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Valedictory Address - Tracie Parkinson

Spring Convocation 2008


Good morning.

Mr. Chancellor, Mr. President, distinguished guests, fellow graduates, ladies and gentlemen, I feel very privileged to address you today. I promise it will be short.

If I had to compare my undergraduate university experience to anything, it would be walking into an electrical fence. I have actually walked into an electrical fence. Twice. Within the same hour of the same day, embarrassingly enough, so I am actually speaking from experience. They’re similar in that you get a jolt going into it, the feeling goes straight to your head, and just when you feel like you’re going crazy, it’s over. When you come to your senses, you start laughing because in retrospect the whole experience was actually pretty funny, but in the end you learn one thing: don’t do it again.

In all seriousness, university does teach us more than that. The U of W has taught us the value of hard work, perseverance, dedication, friendship, responsibility, commitment, accountability, patience, determination, endurance, diligence, persistence, extemporaneous…ness…, continuance, and any other two, three or four-syllable motivational word you can pull off of thesaurus.com. Some other important lessons we’ve learned, ones that are more explicitly obvious, or ones that we’re more consciously aware of, are that procrastination is our best motivator, caffeine is our friend, and the hours between midnight and 6 am often produce our best pieces of work. This speech is not one of them. However, out of all those life lessons I’ve learned at the U of W, the most important thing I’ve learned so far is that success is failure. This really may not make much sense right now, and you’re probably wondering what the voltage was on that electrical fence or if I actually walked into it more than twice, but it’ll make sense eventually.

What I mean is, often enough we need to mess up, fall flat on our faces and make huge mistakes in order to succeed in the end. Education students, maybe you need to give an absolutely horrible lesson plan to your students to realize what you need to avoid later. Science students, sometimes you have to learn that mixing A + B instead of A + C will not make solution D, but will actually make your test tube explode across the room. Organic chemistry taught me how to follow instructions. Succeeding is messing up, making complete morons of ourselves, but taking those experiences into stride, cleaning up the mess, and learning from them so that you don’t do it again. But most importantly, acknowledge your failures, don’t be ashamed to admit that you made a test tube explode across the room, as long as you can laugh about it later. So in a way, completing undergraduate university is like one big success made from many failures. Take all the little things into stride, deal with them, and succeed in the end.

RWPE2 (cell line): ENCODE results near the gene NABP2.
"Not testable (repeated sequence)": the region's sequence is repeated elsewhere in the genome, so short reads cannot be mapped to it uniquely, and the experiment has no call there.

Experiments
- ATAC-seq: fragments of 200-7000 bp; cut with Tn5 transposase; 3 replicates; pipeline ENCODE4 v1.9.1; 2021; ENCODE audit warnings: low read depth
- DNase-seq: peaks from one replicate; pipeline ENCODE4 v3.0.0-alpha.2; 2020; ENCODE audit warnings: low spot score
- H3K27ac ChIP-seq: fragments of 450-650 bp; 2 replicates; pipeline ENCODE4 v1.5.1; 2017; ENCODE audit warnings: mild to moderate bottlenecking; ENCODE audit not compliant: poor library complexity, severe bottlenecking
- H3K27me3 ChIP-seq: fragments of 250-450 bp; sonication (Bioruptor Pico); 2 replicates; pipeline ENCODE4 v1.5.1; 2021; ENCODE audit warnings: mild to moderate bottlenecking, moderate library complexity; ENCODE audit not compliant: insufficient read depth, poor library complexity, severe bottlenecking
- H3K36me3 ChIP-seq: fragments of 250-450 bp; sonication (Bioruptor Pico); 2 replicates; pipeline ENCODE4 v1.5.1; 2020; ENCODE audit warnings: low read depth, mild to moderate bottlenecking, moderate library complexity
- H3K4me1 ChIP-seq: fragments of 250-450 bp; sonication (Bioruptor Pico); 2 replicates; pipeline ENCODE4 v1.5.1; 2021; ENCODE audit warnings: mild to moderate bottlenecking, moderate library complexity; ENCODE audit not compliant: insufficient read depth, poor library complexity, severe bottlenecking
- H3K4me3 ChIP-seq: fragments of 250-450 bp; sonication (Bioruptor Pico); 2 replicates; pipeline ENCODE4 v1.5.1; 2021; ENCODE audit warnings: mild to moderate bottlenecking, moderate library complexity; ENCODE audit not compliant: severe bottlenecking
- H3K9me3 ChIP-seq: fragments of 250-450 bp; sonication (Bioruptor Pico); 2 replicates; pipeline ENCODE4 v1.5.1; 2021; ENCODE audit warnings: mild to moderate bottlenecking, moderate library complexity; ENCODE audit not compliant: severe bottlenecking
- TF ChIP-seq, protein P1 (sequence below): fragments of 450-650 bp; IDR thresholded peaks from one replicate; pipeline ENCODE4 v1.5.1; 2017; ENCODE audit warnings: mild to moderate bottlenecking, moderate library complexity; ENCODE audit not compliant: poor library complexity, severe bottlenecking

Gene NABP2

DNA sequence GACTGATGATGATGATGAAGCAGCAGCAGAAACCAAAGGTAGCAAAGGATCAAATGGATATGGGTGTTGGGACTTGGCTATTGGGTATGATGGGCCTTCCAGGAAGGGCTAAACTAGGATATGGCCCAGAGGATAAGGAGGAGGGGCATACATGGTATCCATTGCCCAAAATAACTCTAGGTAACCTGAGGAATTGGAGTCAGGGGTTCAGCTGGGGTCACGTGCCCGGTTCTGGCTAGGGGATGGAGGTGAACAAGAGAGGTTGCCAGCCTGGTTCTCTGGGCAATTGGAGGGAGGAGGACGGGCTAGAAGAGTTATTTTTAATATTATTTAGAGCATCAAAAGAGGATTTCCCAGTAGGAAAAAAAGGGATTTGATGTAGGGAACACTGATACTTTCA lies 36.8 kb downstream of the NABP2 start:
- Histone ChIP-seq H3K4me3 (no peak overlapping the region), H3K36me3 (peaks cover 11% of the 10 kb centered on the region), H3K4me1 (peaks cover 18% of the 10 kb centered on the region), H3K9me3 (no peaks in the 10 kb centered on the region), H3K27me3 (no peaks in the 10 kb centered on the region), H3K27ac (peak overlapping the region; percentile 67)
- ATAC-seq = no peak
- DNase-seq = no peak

I would like to conclude this speech by acknowledging some of the people that have helped us along the way. To the guests here, we all really appreciate your help and support over the years. Friends and family, you’ve seen us at our worst, so thanks for putting up with us. And definitely to the faculty at the U of W. From professors who have to get up early and deal with us all day, to the cleaning staff who have to clean up after our really disgusting messes. You’ve all contributed to our experience at the university in some way or other, so thanks for everything. With that, I’d like to conclude with a quote from Conan O’Brien: "If you can laugh at yourself long and hard every time you fall, people will think you’re drunk." Thank you and drive safe.